Imagine a world without smartphones, there’s no internet, television shows are limited and microwave ovens are just beginning to become mainstream. If you wanted to play bingo or slots you had to put on your glad rags and head for a brick-and-mortar casino or your local bingo hall.
Those of us who were around in the 1970s remember this well. We also know that other than radio and a few popular TV shows, the main form of indoor entertainment for most families was board games. Join us as we leave off playing online slots for a few minutes and take a nostalgic ramble down memory lane for a look at the best board games of the seventies.
While Battleship was originally played on paper in the 1930s, it was launched as a naval warfare board game in the late sixties and enjoyed enormous popularity in the seventies. The appeal of this game was that it called for some thought and strategy while also having a physical aspect – the plastic pegs that fitted into a grid and those adorable little ships.
The game was played on grids that held each player’s fleet of ships. The aim was to conceal your fleet from the opposing player. Participants would take turns calling “shots” at the other player’s ships, and the objective was to sink your opponent’s fleet.
The game’s popularity led to it being one of the first to be produced as a computer game, with a version launched in 1979 for the Z80 Compucolor. Since then, numerous computer editions have been produced, including the latest release from Marmalade Game Studio Ltd, launched in 2018 on Steam.
In this game, players had to take part in auctions for famous artworks. Designed by Joseph M. Burck of Marvin Glass and Associates and originally published in 1970 by Parker Brothers, several versions of the game were produced following its launch date until 1996.
The object of the game was to compete with opponents by bidding for valuable paintings, trading the works of art that you’d acquired in order to build a portfolio, amass money and win the game. Interestingly, the highest valued painting in the 1970 edition was a modest $1 million. In the 1996 version, it had jumped to $10 million. To get the full value of a painting, you had to land on the right squares on the board to sell a painting to the bank.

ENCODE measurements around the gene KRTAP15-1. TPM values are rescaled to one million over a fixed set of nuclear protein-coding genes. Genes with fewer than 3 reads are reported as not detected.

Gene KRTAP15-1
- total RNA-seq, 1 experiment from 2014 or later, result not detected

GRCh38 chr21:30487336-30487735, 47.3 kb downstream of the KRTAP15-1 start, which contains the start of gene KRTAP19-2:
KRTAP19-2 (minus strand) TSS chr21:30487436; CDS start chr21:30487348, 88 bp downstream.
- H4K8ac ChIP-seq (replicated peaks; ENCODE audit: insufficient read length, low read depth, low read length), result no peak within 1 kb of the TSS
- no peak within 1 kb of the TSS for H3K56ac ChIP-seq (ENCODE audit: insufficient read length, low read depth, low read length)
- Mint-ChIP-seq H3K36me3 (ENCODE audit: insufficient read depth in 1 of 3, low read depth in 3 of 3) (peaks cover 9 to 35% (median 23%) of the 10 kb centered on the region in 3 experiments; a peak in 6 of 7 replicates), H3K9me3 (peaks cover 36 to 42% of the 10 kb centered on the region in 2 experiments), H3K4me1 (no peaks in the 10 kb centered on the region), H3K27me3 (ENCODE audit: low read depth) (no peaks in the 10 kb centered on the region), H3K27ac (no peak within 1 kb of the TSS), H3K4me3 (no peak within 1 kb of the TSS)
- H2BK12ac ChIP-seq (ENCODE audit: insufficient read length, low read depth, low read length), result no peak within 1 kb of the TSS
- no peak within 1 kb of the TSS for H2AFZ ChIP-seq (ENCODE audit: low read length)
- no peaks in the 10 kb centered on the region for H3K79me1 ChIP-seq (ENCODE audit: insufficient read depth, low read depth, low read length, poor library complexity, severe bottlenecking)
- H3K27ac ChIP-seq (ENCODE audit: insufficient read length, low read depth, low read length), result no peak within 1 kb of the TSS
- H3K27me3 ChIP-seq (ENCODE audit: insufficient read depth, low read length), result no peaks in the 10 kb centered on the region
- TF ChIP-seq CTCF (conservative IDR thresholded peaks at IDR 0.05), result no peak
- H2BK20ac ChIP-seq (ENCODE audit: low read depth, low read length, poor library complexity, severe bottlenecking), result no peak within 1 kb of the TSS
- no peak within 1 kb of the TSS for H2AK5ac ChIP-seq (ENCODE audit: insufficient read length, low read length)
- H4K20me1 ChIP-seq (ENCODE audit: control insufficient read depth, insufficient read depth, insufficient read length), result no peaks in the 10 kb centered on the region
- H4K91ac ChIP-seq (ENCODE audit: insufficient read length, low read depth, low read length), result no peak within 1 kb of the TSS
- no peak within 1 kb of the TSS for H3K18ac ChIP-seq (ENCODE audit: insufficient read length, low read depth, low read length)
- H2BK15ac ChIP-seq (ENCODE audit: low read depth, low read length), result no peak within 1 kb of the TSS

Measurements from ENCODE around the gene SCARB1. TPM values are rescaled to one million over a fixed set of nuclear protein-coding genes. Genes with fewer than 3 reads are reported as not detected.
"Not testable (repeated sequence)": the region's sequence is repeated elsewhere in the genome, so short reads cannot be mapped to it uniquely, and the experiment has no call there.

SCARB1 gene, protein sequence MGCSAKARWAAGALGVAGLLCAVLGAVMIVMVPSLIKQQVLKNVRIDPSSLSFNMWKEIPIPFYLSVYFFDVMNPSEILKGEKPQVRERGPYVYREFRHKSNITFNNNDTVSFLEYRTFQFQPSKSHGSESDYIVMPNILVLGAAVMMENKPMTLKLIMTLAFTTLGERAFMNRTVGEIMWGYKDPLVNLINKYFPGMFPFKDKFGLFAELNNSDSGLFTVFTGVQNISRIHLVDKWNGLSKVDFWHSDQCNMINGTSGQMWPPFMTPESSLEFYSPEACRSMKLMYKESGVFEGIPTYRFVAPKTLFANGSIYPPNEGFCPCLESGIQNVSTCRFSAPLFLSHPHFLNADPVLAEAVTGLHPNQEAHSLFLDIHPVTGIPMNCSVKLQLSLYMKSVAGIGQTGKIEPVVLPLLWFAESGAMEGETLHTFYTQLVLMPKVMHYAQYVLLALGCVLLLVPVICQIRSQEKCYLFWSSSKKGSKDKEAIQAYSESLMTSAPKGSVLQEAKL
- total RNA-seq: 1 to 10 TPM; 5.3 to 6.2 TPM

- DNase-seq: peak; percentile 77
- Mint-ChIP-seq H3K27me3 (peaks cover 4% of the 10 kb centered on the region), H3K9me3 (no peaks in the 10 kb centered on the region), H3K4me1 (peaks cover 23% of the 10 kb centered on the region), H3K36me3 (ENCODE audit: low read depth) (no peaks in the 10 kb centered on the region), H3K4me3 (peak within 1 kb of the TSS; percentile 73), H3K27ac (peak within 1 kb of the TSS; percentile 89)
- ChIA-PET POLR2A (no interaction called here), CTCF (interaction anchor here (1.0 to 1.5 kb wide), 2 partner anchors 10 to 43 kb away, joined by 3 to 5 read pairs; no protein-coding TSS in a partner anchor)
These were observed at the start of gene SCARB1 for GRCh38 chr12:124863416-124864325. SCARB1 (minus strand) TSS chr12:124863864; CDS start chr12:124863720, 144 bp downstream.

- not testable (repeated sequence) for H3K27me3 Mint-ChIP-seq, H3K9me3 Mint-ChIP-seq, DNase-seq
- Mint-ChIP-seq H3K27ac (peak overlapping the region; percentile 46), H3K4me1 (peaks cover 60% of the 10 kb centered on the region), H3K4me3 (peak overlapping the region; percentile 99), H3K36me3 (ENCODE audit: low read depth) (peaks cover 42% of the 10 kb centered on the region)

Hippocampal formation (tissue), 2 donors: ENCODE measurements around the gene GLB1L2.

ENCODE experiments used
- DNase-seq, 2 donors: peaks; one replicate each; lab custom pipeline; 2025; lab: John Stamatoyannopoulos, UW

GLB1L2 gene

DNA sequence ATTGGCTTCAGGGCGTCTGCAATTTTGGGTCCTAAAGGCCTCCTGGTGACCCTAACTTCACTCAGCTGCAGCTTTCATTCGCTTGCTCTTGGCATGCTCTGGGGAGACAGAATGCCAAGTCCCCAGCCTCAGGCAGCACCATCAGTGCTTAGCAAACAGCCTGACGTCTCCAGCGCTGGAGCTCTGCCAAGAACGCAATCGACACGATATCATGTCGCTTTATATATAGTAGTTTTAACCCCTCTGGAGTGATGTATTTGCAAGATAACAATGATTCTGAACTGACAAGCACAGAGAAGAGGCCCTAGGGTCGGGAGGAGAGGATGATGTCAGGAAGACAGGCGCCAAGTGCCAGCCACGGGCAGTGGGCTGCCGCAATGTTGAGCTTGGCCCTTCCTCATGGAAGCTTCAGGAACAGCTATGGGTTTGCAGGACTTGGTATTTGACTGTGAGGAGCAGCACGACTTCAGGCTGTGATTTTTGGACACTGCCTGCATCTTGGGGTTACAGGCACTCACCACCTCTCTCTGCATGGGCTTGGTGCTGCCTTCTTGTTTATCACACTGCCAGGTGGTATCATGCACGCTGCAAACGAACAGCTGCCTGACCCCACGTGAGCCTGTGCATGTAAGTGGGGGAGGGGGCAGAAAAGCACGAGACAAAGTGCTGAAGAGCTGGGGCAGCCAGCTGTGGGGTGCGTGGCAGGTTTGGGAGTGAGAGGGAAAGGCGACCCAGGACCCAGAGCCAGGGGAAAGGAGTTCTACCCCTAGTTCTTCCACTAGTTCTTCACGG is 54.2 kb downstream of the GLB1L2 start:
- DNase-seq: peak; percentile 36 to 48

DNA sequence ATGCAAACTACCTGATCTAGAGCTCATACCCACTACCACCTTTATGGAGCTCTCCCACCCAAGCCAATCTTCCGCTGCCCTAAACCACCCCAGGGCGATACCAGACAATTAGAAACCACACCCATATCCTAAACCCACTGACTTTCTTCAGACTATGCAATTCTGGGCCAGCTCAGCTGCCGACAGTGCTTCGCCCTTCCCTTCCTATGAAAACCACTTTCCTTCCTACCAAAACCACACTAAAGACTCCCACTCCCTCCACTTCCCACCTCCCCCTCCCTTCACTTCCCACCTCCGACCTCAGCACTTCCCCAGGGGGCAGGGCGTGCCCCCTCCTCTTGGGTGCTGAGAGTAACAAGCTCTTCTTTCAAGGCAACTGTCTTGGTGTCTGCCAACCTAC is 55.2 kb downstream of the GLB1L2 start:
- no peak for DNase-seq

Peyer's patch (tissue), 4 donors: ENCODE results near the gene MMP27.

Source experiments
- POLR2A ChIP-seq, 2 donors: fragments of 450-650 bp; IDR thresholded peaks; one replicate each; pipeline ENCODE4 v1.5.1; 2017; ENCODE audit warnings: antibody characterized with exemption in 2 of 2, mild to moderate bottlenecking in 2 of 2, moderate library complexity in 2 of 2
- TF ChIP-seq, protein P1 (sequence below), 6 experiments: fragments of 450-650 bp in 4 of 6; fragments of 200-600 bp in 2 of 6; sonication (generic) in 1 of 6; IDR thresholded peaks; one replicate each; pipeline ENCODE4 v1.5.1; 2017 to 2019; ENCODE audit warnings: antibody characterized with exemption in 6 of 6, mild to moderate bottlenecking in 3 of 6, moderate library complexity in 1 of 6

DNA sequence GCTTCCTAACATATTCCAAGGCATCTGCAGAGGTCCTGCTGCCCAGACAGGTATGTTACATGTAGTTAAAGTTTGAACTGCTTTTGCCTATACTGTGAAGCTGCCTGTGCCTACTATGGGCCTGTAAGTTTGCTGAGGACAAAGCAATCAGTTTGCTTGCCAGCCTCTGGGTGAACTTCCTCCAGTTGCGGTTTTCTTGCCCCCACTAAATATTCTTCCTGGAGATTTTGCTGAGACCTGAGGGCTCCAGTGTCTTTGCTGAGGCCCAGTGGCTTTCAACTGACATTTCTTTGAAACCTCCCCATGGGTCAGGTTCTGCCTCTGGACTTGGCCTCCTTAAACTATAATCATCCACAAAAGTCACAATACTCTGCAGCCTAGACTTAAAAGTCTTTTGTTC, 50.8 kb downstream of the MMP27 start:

Masterpiece was particularly popular with fans because it was enormous fun to use your bluffing skills. Your opponents had no idea what a particular painting in your possession was really worth, and there were even a few forgeries in the mix.
One of the more popular abstract strategy board games of the decade, Ploy was played by two or four people on a board with a set of 15 pieces of different shapes and colours. These pieces had various horizontal, vertical or diagonal moves (similar to chess pieces) and the aim was to capture the other player’s Commander or all of his or her other pieces.
Ploy was created by Frank Thibault and commercially released by 3M Company in 1970, as part of the 3M bookshelf game series.
Inspired by the hit TV show Happy Days and the super-cool character of The Fonz, the eponymous board game was launched by Parker Brothers in 1976 and soon became a bestseller. Players competed against each other to win different levels of “coolness” and to score points on a jukebox-shaped scoreboard.
221B Baker Street
This board game centred around famous Victorian detective and mentalist Sherlock Holmes, and his sidekick Dr Watson. The game’s name refers to the address where they lived and mulled over seemingly unsolvable crimes.
When two popular recreational pursuits combine, you just know they’re going to produce something extra special. Take slots and online bingo for instance. They were mixed to produce the exciting hybrid that is Slingo, and it was a similar case with 221B Baker Street. The board game was essentially a crossword puzzle combined with the popular board game Cluedo. Each player took on the role of Holmes to solve intriguing crimes using a series of cards that held various London locations, cryptic clues and red herrings. There were 20 cases to solve, written by accomplished crime writers.
This game was responsible for the careers of many pilots and flight crew in the seventies and eighties. It was a simple game that was hugely engaging, created by Waddingtons and launched in 1970. Players took on different roles in air-freight companies and traded cargo between northern Australia and Southeast Asia. Dice would determine your movements and various rules applied to air lanes, airfield circuits, load sizes and fuel consumption.
London Cabbie board game had many fans in the seventies. Each player had a cab they used to travel the streets of London picking up and dropping off fares.
The game was played on a sizeable board that showed a maze of one- and two-way streets. Cabs could also block other cabs and players had to negotiate traffic jams that could block movement and add to the chaos on the board.
Cards displaying pickup points were placed in five piles and a player could pick up any passenger showing on an up-turned card. Once a card (the passenger) has been picked up, another card was revealed. Once a passenger card was picked up, the player would select a destination card and attempt to drop his or her passenger off at that location. The fare a passenger would pay was determined by a chart, quite similar to slot machine paytables. Players would decide among themselves what constituted a victory. This could be a certain amount of money earned in a given time, for instance. Today the game is a collectable.
Seventies nostalgia at Mecca Bingo
Whether you’re feeling nostalgic for the seventies or you’re simply curious to get a feel for the decade of super cool, you can play online slots that have been inspired by the seventies. These include KISS Reels of Rock, Retropia, Snakes and Ladders Game Changer, and more.
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